They moved on and Hailie grew up.

"We just let her be a kid as much as she can," said her mom.

Still, there were situations that reminded the family that Hailie was not just another fun-loving child.

"She had a really hard time with anything that involved running," Stacie said. "In elementary school, they did this thing called the Wellsville Mile. ... She ran that and was sick for two days afterward. She was pale — said she was going to throw up. After that, I was really kind of worried about it."

Doctors told her to try another sport.

"I even had her excused from PE her whole life," Stacie said. "She played softball. But when she was 10 or 11, she said, 'I want to try swimming.'"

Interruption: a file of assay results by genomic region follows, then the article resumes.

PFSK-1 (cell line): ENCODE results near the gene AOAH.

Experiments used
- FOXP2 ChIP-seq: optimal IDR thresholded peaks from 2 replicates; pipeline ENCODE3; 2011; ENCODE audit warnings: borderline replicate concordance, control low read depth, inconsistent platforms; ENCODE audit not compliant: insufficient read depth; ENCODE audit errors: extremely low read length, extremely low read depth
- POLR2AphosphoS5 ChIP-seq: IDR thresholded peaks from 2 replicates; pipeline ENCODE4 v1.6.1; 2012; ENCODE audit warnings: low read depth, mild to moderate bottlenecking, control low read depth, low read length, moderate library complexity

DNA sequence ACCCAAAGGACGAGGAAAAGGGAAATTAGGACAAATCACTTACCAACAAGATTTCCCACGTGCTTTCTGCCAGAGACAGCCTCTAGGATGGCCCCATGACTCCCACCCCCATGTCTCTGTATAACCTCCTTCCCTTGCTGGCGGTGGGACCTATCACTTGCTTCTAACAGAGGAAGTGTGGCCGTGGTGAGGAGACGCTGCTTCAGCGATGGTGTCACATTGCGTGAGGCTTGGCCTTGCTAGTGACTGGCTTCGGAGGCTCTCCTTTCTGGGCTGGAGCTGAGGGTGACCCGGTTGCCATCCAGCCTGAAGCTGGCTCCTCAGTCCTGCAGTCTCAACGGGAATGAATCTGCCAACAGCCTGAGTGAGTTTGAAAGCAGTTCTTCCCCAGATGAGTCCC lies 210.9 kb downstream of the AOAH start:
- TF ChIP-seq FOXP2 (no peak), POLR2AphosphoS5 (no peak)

It was in the water that Hailie found her passion.

"I put her in the pool and she has not stopped since. ... She's been a little fish."

Hailie said she was unsure of herself before she began swimming.

"It's meant a lot to me," she said of the sport. "Before swimming, I was so shy, so nervous I wouldn't talk to anyone. Now I'm the loudest person here."

It didn't just keep her healthy and busy, it gave her what every teenager craves — friends.

"It's fun to have something to work toward, but I love it just for the social aspect," she said. "It's been the highlight of my high school career."

And Hailie was in the middle of that when she began struggling to keep up with her teammates. Her frustration was explained a few months later when Dr. Day told her that her heart function had gotten significantly worse.